Melissa has so kindly agreed to an expanded column to help all of you curious minds, learn a bit more about the ins and outs of life in a healthy polyamorous relationship. Some people have submitted questions and she will do her best to answer from what her life experience has taught her. You may find Melissa on Facebook and send her your questions, or message her on the contact section.
Denizen hopes to bring to light conversations that aren't approached by the official media of small towns. We believe that eradicating ignorance is one of the steps to eradicating fear. Fear often separates us as it feeds the sense of "otherness." We hope to shine the light on the different ways that people do life outside the pre-approved box of societal expectations, and contribute to a more harmonious, tolerant, and loving community.
Welcome Melissa and feel free to ask her any of your questions because she will meet your curiosity with an open mind, a tolerant heart, and sincerity.
By Melissa Rainwater
I divorced my first husband on Groundhog Day back in 2007.
He was very jealous and paranoid that because I am bisexual, I was secretly plotting to sleep with everyone in the world. I couldn’t spend time with male or female friends without being accused of cheating. I felt very isolated and lonely. When I met Mark that May, I told him that I wasn’t going to be in an intentionally monogamous relationship ever again. I said if we end up not being with other people, fine, but if I agree to monogamy, it will be expected and then there is room for worry and wondering and possibly accusing me of cheating— which, to be clear, I never did. He agreed that from his perspective, the concept of monogamy was odd and unnecessary. Since that day nearly eleven years ago, we have both enjoyed physical and emotional connections with other people, and we wouldn’t have it any other way.
Ellen of Bellingham, Washington wants to know:
“I'm curious how your relationship with your hubby evolved. Where it was to where it is today and the evolution and growing pains that came with it.”
Well, it was a long, hard road; let me tell you!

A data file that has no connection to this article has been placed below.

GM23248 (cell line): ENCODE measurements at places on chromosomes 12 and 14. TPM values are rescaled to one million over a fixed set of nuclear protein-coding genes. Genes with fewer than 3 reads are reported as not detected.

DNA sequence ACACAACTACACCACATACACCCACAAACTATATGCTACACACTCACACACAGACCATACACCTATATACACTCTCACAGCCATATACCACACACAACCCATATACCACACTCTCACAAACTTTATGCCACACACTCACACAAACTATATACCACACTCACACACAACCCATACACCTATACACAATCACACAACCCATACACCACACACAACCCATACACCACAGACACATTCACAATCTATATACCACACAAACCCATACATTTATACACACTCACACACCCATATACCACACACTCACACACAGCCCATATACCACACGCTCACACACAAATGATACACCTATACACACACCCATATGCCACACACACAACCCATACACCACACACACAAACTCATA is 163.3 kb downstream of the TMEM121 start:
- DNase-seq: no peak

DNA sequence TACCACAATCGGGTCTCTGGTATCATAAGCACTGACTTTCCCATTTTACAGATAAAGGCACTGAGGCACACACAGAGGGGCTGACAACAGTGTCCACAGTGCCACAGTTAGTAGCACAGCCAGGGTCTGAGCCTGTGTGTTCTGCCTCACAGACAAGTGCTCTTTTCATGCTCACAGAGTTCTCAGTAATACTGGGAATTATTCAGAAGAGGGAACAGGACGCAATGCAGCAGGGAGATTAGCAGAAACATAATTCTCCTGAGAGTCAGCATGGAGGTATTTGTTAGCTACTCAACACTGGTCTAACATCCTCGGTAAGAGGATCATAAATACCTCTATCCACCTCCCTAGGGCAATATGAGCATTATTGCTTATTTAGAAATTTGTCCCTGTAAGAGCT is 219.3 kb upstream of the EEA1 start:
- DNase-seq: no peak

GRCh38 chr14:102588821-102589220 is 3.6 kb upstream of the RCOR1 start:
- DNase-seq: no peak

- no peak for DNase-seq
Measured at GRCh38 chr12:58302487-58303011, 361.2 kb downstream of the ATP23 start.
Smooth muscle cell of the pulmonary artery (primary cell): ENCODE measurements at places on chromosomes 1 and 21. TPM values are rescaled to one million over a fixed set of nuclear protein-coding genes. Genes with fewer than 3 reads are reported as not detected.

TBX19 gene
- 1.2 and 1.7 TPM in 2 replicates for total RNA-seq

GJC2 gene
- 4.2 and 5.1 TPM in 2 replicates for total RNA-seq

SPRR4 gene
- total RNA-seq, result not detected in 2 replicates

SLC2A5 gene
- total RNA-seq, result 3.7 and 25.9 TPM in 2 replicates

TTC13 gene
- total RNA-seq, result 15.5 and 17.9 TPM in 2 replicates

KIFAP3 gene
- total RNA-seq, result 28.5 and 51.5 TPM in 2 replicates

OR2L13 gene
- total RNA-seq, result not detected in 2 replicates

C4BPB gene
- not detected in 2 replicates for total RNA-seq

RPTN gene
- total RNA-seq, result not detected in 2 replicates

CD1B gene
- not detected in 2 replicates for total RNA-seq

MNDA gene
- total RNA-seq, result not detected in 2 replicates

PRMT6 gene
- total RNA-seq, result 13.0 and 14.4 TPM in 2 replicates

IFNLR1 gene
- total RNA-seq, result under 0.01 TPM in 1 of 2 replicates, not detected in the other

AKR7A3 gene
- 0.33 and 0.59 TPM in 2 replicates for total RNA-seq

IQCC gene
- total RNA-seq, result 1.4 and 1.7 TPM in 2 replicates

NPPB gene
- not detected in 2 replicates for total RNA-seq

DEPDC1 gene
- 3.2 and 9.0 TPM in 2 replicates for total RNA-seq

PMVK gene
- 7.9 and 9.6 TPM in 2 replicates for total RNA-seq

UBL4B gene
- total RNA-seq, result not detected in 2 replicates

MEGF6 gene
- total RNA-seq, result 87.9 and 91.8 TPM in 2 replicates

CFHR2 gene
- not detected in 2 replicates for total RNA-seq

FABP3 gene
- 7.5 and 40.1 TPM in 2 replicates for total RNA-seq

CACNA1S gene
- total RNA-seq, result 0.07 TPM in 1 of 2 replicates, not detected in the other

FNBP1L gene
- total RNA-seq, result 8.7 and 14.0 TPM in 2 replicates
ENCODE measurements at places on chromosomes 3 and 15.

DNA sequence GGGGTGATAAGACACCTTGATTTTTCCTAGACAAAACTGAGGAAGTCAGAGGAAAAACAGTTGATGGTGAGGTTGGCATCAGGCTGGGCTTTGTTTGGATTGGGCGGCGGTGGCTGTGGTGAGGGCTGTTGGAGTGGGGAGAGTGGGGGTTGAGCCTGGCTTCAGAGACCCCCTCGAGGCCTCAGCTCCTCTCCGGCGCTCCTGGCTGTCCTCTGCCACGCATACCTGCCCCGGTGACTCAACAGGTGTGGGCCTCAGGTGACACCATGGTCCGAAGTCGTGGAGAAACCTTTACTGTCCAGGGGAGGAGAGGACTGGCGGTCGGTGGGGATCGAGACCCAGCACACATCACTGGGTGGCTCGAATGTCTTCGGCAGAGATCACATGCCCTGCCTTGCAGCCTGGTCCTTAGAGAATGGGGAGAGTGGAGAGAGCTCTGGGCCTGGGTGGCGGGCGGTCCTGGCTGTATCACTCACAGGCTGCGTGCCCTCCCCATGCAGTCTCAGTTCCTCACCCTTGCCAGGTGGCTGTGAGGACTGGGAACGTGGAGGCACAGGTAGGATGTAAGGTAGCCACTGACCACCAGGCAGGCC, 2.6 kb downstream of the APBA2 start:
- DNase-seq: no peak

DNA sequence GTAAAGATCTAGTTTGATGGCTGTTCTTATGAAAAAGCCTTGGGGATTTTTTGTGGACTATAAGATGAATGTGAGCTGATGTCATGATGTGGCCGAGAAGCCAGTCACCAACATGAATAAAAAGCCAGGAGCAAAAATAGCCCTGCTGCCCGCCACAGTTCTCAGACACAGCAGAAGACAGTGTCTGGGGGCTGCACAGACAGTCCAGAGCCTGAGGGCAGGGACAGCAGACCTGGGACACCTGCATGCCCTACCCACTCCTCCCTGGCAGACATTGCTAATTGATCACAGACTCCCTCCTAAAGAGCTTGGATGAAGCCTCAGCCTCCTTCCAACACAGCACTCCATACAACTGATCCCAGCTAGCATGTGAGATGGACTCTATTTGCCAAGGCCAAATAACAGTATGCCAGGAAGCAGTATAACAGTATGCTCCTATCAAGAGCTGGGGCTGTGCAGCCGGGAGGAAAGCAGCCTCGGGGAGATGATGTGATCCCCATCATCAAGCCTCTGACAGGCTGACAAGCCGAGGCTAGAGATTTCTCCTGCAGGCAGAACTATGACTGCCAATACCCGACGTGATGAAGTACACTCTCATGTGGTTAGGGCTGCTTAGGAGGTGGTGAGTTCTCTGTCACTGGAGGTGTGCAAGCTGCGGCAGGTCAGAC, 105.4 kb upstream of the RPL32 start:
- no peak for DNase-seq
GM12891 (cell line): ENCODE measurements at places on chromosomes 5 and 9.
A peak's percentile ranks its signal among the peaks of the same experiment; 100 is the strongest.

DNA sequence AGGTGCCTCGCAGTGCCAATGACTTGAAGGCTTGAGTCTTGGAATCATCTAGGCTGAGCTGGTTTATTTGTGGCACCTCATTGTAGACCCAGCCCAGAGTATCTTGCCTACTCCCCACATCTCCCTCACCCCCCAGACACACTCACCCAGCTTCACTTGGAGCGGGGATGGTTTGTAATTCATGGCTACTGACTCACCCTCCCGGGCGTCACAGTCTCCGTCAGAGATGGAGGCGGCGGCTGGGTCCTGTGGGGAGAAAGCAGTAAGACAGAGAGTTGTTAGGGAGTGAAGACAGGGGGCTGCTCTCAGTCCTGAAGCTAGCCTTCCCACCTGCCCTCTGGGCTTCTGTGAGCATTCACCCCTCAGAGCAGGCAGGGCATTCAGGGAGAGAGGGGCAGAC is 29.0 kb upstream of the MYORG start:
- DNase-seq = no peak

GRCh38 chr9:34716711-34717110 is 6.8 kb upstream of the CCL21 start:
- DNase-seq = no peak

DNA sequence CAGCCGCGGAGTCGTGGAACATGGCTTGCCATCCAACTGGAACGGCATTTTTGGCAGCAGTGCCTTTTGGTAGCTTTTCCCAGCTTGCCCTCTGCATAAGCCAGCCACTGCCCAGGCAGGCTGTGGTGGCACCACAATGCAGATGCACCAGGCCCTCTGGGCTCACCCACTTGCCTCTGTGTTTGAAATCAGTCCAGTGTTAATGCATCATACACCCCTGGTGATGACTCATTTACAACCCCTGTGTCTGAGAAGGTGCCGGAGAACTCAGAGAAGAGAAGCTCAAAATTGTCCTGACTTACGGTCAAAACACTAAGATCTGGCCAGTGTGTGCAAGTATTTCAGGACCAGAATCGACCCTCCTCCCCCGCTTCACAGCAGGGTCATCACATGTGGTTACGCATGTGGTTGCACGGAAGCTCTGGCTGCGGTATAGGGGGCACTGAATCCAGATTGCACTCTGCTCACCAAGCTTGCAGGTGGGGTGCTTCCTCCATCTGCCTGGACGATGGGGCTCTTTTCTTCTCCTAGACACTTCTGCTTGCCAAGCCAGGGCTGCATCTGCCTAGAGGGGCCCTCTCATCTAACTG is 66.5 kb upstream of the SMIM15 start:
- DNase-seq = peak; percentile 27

We started off in an open relationship. Some people refer to this as swinging. We could have sexual encounters with anyone not on our “no list”, which consisted of a few exes I still had feelings for, and anyone who was a bad mother. That was the only rule. The possibility of being in a relationship or falling in love with someone else never even occurred to either of us.
I met Richard in a Facebook group for sex-positive Nerdfighters in early 2016. I had posted that I was having the worst panic attack I’d ever experienced, and he messaged me “You are safe. I will hang out with you until you feel better if you want!” or something very similar— I refuse to scroll back that far.
By March, we were doing text-based D/S roleplaying through Facebook messenger, which I had never done. Mark was really uncomfortable in the beginning. He was just sure that as a dominant-minded man, Richard must be violent and mean, and our relationship must be abusive and unsafe. I spent a lot of time comforting Mark. We did a lot of reading together about BDSM and how, if it’s done correctly, it can even be therapeutic.
Mark finally agreed to see a therapist. We started going to Candid Counseling in Seattle and seeing Kate Sherman once a week to discuss our unique poly and BDSM-related issues. She was amazing and so helpful! I was diagnosed with Complex-PTSD, and Mark had a chance to work through a lot of his anxiety around my relationship with Richard. Around that time Mark quit drinking and got on medication for anxiety and depression. We took a good hard look at the way we treated each other. I don’t know if it was because Mark is on the autism spectrum, or because neither of us had a lot of good examples growing up, but we really didn’t know what a healthy relationship even looked like. Richard showed me what it means to be truly loved, unconditionally. He taught me about communication and caring and listening and making your partner feel special. It was wonderful, but at the same time it hurt, you know? To find out I had been in several relationships over 20 years and had never known what being loved felt like. I’m just so grateful that with therapy, Mark was eventually able to understand what Richard was doing and become the husband he is now.